As we taxied in, I thought about the social pressures that student pilot must feel, along with the self-doubt and the narrative which might be running through her head as she made the initial callup: “What if this indication isn’t really a problem, and my instructor taught me about it before but I’ve forgotten? He’ll think I’m not fit to fly if I return.” “Should I be able to press on with this indication? The airplane is flying just fine right now. Would a real pilot keep going?” “Does Air Traffic Control think I don’t know what I’m doing?” Outside of the official decision-making matrix, there is a wide expanse of grey area, where social, internal and environmental factors play a role. A subtle web of resistance created by everything from the culture at the flight school (“sure, there are a few things broken on the airplane, but we always make the flights happen”) to the pilot’s own feelings of self-confidence with regard to flying. What if she returns to land after cutting her first solo cross-country flight short and tells her instructor what happened, only to have him turn on the alternator switch that she forgot? The other students might think she’s no good, and the other instructors will think her instructor isn’t teaching her well enough, as evidenced by her poor performance! These are scenarios which could run through any student (or other) pilot’s head when facing a decision which requires doing something a little outside of the norm, like returning for landing shortly after departure.
While experienced pilots might have more practice in breaking through this web, how would our fresh student pilot handle it? These factors affect all pilots to some degree, and the student pilot might be more vulnerable to these pressures than others.
With these thoughts in mind, we deplaned our passengers, unloaded the baggage, paid our ramp fee and prepared to depart once again. As we prepared to taxi out, I saw a green Piper trainer land on the runway in use; it looked like a greaser. When the pilot called for taxi on Ground Control frequency, I recognized the voice of the student pilot from before. She calmly requested to taxi to the flight school. Not being able to help myself any longer, I keyed up on Ground and said (as though my input were requested or required) “42 Fox, sounds like you made a good decision to return.” “Thank you”, replied the student, sounding relieved to have some backup, if only from a stranger on the radio.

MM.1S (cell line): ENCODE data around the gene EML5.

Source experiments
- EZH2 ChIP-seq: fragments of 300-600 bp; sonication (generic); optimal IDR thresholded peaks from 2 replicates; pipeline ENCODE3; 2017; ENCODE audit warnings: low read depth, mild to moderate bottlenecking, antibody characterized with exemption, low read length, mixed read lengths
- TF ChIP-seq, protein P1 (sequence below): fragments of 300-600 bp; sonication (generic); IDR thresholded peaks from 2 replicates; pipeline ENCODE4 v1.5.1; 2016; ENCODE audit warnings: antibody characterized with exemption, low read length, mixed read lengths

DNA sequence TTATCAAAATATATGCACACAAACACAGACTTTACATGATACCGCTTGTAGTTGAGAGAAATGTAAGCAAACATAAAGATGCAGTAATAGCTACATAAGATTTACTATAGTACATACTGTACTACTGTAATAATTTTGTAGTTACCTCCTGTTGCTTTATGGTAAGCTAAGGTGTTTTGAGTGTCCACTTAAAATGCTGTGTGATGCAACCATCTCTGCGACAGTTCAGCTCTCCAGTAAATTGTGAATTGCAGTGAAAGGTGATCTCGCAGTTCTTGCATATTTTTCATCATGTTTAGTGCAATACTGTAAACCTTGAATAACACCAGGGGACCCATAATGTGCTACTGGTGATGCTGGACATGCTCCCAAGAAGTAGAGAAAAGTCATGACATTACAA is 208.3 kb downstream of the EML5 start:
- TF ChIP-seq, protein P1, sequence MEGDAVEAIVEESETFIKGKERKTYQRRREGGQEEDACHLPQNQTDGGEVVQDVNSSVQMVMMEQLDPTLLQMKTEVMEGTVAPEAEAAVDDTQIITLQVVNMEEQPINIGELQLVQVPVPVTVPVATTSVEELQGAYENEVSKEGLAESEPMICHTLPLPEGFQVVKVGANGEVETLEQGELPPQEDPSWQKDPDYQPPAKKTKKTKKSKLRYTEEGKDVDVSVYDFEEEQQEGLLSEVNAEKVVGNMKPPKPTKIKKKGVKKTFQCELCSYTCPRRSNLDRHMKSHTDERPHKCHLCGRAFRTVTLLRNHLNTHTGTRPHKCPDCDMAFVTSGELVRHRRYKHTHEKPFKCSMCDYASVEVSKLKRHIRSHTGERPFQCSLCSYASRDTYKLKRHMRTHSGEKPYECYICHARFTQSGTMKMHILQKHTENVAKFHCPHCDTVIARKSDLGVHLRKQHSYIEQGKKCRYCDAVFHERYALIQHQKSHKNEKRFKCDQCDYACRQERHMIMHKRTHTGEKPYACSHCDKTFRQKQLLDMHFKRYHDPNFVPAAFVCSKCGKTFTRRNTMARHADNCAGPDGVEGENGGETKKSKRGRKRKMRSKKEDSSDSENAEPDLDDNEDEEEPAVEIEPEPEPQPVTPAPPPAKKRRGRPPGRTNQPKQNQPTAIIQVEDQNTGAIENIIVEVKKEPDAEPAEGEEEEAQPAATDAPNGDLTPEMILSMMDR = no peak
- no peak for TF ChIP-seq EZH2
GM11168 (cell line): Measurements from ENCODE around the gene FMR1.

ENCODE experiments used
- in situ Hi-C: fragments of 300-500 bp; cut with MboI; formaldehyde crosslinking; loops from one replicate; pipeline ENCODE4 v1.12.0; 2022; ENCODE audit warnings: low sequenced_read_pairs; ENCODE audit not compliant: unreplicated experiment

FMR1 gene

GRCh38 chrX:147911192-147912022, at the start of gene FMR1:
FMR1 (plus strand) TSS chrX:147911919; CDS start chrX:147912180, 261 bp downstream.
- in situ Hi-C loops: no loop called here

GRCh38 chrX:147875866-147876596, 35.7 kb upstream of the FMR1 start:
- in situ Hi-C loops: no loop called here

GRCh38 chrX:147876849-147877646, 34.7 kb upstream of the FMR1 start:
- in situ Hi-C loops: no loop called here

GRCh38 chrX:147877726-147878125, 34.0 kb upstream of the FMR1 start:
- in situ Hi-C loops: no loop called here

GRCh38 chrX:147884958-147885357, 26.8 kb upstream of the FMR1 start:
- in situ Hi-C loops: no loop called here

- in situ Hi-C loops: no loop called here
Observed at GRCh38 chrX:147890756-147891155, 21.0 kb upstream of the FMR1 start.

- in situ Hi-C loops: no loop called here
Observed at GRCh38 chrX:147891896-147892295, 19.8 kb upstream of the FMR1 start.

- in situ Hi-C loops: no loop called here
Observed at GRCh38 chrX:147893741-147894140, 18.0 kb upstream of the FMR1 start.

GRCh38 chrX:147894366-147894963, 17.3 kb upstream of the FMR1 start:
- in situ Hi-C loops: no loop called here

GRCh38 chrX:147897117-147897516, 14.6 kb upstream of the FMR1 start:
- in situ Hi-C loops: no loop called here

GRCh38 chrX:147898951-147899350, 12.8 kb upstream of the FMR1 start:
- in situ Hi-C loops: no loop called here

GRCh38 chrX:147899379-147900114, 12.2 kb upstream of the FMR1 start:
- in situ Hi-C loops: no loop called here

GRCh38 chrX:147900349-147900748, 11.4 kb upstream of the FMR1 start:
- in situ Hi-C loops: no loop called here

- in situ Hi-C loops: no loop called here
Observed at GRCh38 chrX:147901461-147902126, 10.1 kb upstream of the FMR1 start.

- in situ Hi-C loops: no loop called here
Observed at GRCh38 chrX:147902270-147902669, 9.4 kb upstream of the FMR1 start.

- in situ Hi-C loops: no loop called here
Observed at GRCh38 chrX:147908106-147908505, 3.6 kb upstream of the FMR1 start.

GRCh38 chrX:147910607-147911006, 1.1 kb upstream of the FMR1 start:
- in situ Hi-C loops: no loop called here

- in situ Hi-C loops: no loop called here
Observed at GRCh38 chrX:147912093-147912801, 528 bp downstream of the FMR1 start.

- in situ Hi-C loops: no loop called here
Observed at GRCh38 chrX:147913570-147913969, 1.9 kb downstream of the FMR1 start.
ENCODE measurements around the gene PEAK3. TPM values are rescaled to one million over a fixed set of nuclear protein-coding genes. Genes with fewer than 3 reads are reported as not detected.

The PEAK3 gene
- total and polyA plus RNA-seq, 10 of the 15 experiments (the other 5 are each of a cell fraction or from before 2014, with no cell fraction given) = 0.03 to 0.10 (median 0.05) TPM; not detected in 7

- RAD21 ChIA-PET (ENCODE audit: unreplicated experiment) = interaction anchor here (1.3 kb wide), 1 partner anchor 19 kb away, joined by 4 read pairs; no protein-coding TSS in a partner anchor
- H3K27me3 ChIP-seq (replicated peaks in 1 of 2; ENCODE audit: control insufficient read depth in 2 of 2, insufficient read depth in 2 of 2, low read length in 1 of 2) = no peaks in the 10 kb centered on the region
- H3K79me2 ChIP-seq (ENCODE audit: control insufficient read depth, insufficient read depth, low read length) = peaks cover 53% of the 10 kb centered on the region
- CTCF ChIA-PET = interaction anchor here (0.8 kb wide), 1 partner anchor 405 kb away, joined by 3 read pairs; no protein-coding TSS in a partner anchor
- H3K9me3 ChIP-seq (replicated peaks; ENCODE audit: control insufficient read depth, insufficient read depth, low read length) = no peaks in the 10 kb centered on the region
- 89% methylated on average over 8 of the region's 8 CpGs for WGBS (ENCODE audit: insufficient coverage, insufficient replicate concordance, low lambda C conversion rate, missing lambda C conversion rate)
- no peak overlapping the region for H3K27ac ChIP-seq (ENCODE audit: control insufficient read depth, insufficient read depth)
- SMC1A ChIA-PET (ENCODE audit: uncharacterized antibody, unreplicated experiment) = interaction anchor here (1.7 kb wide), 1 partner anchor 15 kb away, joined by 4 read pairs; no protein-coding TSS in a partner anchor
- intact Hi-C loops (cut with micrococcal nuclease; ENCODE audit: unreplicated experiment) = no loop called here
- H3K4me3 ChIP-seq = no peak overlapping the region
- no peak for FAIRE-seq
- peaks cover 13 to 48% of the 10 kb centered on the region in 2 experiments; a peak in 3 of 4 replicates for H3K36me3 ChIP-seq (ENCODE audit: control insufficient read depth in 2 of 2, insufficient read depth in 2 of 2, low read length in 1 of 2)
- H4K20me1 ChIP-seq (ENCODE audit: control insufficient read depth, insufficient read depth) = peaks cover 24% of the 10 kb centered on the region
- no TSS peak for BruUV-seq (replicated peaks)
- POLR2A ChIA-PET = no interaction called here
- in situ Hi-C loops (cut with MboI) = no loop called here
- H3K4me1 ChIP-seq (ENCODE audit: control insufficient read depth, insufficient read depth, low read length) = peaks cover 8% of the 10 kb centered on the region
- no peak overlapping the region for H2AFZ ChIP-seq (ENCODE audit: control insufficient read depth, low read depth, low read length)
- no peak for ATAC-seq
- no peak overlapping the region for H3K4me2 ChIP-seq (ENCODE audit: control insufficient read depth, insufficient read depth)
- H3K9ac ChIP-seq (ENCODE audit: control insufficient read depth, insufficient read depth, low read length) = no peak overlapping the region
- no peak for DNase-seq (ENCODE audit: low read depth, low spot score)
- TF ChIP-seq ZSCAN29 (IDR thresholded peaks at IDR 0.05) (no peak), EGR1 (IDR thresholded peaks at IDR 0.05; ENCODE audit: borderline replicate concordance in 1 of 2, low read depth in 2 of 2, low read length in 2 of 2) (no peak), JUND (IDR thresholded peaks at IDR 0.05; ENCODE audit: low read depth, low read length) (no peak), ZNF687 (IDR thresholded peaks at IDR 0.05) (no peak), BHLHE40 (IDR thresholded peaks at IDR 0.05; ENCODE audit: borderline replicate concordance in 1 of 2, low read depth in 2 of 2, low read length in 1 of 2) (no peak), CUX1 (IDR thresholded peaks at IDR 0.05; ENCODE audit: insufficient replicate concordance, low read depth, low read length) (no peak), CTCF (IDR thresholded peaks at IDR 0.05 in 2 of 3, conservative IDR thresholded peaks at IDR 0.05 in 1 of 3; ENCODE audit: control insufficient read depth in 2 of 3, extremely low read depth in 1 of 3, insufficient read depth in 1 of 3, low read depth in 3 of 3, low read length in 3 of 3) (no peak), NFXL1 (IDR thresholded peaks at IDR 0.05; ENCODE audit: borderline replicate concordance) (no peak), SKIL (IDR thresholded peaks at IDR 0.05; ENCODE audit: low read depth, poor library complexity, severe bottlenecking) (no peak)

So what, in fact, was the indication which caused our student pilot adventurer to return for landing? Was it a true safety issue? A pilot oversight? Indication error? I never found out, but it actually does not matter. The decision was made by the pilot to return for landing; this resulted in a safe outcome. In the face of all the pressures, real or perceived, external or internal, this student pilot had pushed through these factors and finally keyed the mic to make sure that she would reach the desired outcome.
As happens occasionally, we could all learn from this student pilot and the example of her decision. While it seems simple when looking in from the outside, in the real world, these decisions are usually not cut-and-dried like in the textbooks. Our challenge is to make each decision less like a writing exercise, and more like math, removing or at least ignoring the subjective narratives to see more clearly the path forward.
Sometimes simpler is better.